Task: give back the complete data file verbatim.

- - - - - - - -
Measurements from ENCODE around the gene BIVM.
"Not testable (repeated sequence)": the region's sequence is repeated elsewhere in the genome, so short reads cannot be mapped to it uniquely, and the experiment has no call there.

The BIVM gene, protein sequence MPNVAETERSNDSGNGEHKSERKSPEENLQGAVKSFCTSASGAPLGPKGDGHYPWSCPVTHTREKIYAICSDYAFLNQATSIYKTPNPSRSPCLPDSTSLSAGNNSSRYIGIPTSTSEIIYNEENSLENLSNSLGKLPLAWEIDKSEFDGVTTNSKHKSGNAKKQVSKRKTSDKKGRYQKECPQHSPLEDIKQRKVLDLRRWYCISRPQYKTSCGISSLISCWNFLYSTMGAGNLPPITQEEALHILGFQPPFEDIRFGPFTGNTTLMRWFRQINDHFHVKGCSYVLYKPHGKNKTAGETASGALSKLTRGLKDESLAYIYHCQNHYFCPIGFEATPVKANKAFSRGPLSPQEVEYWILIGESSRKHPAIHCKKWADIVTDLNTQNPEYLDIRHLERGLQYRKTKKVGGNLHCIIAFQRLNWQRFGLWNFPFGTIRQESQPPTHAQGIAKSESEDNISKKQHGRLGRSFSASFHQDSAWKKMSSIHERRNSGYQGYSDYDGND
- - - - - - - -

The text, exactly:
Measurements from ENCODE around the gene BIVM.
"Not testable (repeated sequence)": the region's sequence is repeated elsewhere in the genome, so short reads cannot be mapped to it uniquely, and the experiment has no call there.

The BIVM gene, protein sequence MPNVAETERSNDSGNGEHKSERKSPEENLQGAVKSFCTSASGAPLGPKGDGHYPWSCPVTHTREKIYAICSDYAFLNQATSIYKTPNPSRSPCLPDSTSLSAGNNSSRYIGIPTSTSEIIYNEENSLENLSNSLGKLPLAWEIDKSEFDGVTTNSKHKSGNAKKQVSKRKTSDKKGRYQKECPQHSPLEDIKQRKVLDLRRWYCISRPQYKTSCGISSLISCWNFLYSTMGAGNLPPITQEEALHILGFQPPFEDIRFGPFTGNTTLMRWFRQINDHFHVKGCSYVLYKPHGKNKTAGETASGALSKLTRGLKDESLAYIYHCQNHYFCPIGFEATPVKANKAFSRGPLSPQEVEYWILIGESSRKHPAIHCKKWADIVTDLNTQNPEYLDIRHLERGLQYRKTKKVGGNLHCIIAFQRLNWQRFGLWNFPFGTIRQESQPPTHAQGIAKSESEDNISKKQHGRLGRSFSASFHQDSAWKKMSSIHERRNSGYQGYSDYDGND